Sept. 8 (UPI) — Tropical Storm Florence is expected to become a hurricane late Saturday or early Sunday and by next week could threaten the southeast U.S. coast, the National Hurricane Center said.
The storm, downgraded from a hurricane to a tropical storm Friday, is gaining strength and could become a major hurricane by Monday.
The eye of the storm was about 810 miles southeast of Bermuda and 695 miles northeast of the northern Leeward Islands as of the NHC’s latest update. The storm was traveling west at 5 mph and had maximum sustained winds of 70 mph.
Center of the storm is expected to move over the southwestern Atlantic Ocean between Bermuda and the Bahamas Tuesday and Wednesday before approaching the southeastern U.S. coast on Thursday.
“Swells generated by Florence are affecting Bermuda and are beginning to reach reach portions of the U.S. East Coast,” the hurricane center said. “These swells are likely to cause life-threatening surf and rip current conditions.”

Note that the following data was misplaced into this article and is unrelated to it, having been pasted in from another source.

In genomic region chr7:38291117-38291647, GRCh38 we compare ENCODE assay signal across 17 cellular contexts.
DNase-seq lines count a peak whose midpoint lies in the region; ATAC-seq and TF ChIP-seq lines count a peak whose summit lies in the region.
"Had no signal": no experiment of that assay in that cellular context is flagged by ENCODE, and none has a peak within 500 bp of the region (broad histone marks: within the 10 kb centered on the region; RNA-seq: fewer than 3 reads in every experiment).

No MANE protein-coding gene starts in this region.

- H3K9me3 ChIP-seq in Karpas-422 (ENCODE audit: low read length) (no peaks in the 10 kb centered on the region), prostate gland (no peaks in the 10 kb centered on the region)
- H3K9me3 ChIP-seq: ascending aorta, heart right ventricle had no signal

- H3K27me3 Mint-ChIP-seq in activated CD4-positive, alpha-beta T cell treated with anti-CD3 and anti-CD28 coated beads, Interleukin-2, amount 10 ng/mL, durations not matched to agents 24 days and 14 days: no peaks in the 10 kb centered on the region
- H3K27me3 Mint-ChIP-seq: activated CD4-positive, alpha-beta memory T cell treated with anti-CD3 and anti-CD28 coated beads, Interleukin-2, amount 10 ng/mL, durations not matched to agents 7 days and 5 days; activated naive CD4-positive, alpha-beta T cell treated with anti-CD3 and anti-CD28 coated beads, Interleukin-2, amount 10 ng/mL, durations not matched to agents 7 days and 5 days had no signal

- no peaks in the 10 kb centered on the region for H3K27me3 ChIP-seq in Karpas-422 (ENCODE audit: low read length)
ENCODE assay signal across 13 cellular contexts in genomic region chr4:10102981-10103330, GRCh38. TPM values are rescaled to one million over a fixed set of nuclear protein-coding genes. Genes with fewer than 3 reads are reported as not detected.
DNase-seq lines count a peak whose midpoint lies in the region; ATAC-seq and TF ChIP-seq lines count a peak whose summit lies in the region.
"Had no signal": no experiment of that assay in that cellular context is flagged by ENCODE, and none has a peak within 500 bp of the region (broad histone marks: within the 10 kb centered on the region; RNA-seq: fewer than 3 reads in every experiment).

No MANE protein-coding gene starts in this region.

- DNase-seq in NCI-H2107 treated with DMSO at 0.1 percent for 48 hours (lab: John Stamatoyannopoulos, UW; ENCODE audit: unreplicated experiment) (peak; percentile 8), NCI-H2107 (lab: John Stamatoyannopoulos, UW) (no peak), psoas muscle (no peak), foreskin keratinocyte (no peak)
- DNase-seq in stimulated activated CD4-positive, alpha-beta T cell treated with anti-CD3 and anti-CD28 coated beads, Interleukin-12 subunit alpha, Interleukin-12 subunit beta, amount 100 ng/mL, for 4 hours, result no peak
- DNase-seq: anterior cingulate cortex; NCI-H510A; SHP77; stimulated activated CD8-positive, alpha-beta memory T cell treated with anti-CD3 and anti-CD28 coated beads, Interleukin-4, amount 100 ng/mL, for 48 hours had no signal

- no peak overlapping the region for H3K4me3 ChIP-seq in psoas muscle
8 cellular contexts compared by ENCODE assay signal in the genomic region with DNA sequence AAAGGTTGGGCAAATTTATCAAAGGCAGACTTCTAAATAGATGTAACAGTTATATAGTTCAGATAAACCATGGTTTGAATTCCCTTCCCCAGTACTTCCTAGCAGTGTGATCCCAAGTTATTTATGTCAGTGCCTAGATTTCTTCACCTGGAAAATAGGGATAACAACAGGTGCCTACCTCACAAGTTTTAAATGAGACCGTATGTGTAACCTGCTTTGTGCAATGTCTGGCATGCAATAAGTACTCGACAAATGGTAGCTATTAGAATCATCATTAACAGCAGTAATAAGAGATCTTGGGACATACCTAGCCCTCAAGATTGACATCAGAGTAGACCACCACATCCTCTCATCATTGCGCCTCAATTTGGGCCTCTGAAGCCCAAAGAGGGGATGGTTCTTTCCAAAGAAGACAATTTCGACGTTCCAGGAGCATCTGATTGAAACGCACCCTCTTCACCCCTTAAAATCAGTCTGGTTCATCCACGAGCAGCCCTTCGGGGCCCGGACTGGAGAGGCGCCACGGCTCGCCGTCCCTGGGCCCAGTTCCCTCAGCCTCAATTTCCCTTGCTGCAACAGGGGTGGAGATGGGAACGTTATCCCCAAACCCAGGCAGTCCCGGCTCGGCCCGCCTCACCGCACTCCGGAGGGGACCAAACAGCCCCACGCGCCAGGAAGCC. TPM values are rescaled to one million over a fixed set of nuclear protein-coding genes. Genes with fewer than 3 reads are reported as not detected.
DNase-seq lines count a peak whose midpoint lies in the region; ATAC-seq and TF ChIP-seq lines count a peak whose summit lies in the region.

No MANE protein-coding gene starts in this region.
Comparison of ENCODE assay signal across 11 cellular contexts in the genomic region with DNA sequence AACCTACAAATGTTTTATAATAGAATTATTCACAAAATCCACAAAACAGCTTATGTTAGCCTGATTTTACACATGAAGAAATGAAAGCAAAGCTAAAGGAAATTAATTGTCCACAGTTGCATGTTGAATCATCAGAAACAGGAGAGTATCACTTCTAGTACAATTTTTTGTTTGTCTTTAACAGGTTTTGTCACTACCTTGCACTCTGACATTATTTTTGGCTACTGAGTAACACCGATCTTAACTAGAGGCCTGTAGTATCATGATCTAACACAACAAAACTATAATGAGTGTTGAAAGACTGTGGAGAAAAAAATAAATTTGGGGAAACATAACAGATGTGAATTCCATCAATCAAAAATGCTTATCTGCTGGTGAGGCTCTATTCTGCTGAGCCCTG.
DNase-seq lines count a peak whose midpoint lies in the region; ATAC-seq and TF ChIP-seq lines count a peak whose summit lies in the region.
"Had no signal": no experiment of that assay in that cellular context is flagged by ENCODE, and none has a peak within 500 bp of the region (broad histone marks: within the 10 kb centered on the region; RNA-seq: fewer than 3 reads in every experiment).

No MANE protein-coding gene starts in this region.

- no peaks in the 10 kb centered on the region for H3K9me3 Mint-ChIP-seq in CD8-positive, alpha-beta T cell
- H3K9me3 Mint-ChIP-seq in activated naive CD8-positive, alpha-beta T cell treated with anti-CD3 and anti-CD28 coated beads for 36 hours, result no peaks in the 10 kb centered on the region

There are currently no coastal watches or warnings in effect. Earlier this week, Florence became the first major hurricane of the 2018 Atlantic season.
The exact timing, location and magnitude of the storm’s impacts on the U.S. southeast coast in not yet clear but forecast tracks show it could make landfall along the Carolinas and southeast Georgia.
“Florence is forecast to be a dangerous major hurricane near the southeast U.S. coast by late next week, and the risk of direct impacts continues to increase,” the hurricane center said.
The NHC encouraged residents along the east coast, particularly from north Florida through North Carolina, to ensure they have a hurricane plan in place and follow advice given by local officials.
East of Florence, two systems off the African coast are organizing and could follow across the Atlantic and threaten the United States. Peak hurricane season is from mid-August to mid-October, with a peak date for the season, on average, of Sept. 10. It is the same date that Hurricane Irma struck Florida in 2017.